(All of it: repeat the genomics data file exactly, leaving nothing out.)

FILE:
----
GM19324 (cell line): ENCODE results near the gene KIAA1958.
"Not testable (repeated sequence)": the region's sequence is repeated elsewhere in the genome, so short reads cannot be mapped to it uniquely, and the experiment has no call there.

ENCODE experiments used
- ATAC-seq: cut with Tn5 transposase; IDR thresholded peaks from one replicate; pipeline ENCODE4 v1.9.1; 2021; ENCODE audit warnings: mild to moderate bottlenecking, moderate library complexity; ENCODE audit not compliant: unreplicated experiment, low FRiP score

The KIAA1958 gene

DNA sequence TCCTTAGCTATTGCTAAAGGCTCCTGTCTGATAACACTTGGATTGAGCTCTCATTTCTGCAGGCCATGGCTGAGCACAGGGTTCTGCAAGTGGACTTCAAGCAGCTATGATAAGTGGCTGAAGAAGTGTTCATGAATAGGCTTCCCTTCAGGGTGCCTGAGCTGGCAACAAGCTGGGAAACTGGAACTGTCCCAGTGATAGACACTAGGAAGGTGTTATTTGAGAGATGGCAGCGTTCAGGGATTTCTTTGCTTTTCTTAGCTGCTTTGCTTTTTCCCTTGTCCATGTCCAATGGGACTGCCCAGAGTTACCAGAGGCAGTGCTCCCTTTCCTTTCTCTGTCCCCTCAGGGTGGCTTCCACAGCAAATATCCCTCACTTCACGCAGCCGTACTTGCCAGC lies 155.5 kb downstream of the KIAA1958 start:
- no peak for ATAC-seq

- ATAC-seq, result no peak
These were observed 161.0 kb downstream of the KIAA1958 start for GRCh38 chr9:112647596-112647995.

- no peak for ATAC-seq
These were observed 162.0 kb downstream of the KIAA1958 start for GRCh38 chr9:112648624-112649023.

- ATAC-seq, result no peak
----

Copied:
GM19324 (cell line): ENCODE results near the gene KIAA1958.
"Not testable (repeated sequence)": the region's sequence is repeated elsewhere in the genome, so short reads cannot be mapped to it uniquely, and the experiment has no call there.

ENCODE experiments used
- ATAC-seq: cut with Tn5 transposase; IDR thresholded peaks from one replicate; pipeline ENCODE4 v1.9.1; 2021; ENCODE audit warnings: mild to moderate bottlenecking, moderate library complexity; ENCODE audit not compliant: unreplicated experiment, low FRiP score

The KIAA1958 gene

DNA sequence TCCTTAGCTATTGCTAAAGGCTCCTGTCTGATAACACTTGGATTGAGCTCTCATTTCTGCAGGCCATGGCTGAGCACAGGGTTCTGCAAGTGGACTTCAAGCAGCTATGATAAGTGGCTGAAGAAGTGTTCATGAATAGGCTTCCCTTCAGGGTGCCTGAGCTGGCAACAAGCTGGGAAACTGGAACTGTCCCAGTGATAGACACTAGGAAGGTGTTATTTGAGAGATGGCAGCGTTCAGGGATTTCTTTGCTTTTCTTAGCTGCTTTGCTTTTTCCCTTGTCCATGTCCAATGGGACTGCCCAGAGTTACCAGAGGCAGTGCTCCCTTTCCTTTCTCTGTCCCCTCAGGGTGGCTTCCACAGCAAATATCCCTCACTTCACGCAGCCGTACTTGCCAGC lies 155.5 kb downstream of the KIAA1958 start:
- no peak for ATAC-seq

- ATAC-seq, result no peak
These were observed 161.0 kb downstream of the KIAA1958 start for GRCh38 chr9:112647596-112647995.

- no peak for ATAC-seq
These were observed 162.0 kb downstream of the KIAA1958 start for GRCh38 chr9:112648624-112649023.

- ATAC-seq, result no peak